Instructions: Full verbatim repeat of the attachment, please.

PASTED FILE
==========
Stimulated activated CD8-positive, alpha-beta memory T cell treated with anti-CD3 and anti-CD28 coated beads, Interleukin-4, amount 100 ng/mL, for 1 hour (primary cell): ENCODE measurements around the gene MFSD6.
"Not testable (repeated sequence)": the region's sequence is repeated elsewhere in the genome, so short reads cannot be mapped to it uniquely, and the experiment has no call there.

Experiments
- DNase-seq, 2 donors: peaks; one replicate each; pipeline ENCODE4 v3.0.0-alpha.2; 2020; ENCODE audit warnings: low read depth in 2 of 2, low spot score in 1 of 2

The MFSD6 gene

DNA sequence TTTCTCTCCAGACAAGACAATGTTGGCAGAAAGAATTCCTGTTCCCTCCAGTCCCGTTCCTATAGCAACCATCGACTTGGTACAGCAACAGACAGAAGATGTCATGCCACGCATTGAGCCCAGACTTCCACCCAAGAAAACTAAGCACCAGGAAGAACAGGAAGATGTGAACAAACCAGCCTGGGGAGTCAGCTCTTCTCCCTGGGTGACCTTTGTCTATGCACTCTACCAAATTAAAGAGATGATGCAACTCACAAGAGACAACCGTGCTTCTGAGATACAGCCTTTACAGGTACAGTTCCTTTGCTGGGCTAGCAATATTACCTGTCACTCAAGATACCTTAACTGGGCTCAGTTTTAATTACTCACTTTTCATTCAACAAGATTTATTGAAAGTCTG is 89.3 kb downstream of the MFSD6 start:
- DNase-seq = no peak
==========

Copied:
Stimulated activated CD8-positive, alpha-beta memory T cell treated with anti-CD3 and anti-CD28 coated beads, Interleukin-4, amount 100 ng/mL, for 1 hour (primary cell): ENCODE measurements around the gene MFSD6.
"Not testable (repeated sequence)": the region's sequence is repeated elsewhere in the genome, so short reads cannot be mapped to it uniquely, and the experiment has no call there.

Experiments
- DNase-seq, 2 donors: peaks; one replicate each; pipeline ENCODE4 v3.0.0-alpha.2; 2020; ENCODE audit warnings: low read depth in 2 of 2, low spot score in 1 of 2

The MFSD6 gene

DNA sequence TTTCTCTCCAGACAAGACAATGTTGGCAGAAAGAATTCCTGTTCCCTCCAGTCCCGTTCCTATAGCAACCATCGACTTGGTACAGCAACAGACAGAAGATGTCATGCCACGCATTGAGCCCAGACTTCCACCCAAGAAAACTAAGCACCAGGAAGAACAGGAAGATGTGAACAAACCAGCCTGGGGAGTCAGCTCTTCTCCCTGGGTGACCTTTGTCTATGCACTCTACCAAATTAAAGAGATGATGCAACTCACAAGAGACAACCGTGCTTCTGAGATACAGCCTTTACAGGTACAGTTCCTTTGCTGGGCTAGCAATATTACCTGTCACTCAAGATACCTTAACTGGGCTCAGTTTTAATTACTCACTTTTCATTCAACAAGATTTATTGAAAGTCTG is 89.3 kb downstream of the MFSD6 start:
- DNase-seq = no peak